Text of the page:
If you check air pressure when the tank has water pressure in it, you read the WATER pressure, not the captive air precharge air pressure. If you adjust the air while there is water at zero presure on the guage, you don't get the right volume of air in the tank. If you have too much air pressure, the pump switch won't close its points to supply power to the pump. But then you have a low (water) pressure safety switch and have to reset it properly if your water pressure falls below roughly 20 psi.

    Gary
    Quality Water Associates
  6. electriques

    electriques New Member

    Messages:
    4
    If the tank lost it's air pressure while the pump was running would this cause any damage/problems to the pump?

    Thanks



  7. Gary Slusser

    Gary Slusser That's all folks!

    No it wouldn't stop the pump from running, and the pump would run until you stopped running water and the pressure built up to the cut-out setting on the pressure switch.

    Gary
    Quality Water Associates
  8. electriques

    electriques New Member

    Messages:
    4
    Hi,

    Thanks everyone for your input, theis forum is fantastic. I ended up calling someone to come in and look at our system and he thinks our 7 year old Jacuzzi pump has quit.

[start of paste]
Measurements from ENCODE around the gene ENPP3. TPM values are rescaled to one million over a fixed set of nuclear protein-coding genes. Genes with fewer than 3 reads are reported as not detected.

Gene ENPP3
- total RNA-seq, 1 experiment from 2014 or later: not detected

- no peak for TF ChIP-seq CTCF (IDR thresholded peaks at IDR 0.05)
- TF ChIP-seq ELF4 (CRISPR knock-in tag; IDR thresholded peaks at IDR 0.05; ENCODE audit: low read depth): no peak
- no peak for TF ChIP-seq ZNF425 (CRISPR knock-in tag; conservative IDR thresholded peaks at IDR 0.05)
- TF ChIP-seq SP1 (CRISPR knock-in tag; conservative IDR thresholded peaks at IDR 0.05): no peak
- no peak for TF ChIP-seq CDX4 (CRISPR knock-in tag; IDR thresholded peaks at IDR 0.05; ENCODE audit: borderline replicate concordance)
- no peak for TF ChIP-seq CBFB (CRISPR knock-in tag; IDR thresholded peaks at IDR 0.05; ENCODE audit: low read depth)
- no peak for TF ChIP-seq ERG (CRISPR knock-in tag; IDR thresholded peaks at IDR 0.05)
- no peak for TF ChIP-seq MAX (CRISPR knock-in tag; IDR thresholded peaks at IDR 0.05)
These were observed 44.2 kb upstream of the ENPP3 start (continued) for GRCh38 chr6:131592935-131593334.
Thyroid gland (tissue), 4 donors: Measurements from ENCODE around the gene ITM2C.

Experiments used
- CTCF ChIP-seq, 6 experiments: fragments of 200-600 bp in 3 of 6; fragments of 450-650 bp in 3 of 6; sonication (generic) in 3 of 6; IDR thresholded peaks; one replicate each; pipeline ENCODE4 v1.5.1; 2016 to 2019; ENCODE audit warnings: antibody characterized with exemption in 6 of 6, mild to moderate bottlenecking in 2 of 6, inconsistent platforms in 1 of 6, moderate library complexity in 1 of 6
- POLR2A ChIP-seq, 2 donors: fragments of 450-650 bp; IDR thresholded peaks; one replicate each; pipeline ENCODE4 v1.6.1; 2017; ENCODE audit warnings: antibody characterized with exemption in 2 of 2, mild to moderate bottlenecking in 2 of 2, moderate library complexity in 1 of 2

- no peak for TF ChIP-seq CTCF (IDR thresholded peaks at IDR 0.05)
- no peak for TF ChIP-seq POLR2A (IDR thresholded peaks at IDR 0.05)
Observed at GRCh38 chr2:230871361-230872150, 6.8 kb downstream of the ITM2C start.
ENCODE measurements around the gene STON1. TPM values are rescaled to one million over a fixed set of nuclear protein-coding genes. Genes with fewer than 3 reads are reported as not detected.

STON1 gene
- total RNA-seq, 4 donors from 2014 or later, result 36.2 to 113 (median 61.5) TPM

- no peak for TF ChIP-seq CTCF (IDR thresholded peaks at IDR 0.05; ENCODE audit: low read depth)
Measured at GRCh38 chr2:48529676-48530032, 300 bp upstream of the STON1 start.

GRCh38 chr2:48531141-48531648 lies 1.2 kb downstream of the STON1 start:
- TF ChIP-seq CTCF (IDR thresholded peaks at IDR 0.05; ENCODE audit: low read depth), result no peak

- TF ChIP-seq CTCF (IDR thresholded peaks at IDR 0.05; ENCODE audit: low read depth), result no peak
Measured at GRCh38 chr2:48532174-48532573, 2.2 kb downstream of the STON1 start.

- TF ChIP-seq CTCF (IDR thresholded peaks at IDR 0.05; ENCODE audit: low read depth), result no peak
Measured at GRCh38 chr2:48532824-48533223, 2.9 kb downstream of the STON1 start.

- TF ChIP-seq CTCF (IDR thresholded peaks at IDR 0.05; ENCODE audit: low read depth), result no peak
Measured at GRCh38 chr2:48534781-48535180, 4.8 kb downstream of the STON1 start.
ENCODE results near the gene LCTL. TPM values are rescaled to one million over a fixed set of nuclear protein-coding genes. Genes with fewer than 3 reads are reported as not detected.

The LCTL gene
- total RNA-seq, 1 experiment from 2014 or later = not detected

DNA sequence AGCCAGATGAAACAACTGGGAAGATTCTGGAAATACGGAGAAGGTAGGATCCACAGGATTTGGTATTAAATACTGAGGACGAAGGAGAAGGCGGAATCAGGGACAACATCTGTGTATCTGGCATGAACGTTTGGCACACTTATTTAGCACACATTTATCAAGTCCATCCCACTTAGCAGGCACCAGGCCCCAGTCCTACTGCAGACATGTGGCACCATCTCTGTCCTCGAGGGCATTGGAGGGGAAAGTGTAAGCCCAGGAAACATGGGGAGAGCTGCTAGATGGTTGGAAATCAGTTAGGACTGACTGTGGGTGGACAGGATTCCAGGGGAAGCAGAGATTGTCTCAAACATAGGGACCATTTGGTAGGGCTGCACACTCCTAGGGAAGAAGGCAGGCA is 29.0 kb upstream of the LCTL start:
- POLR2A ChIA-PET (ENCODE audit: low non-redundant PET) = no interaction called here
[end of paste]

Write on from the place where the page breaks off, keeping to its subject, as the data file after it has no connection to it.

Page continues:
A few more questions if you don't mind.

    Can someone tell if the pump is completely broken without pulling it up?

    Should it be tested in some way when it is pulled up?

    Can it possibly be fixed and put back in the well or should we just replace it?

    He wants to put in a Grandfos, is anyone familiar with this pump. I don't see it mentioned much. We have a heavy iron content in the water and he says the metal impellers? on this brand are better than the plastic ones everyone else uses.

    I am looking at a $2500 (Canadian) bill so I want to make sure I don't spend more than necessary.

    Thanks so much all;
  9. Gary Slusser

    Gary Slusser That's all folks!

    He should have done a ohms and other electrical checks to know for sure. And although I don't know the conversion rate to US$, that price sure sounds high to me dwn here in PA.

    I'd call for another opinion including actual tests.

    Gary
    Quality Water Associates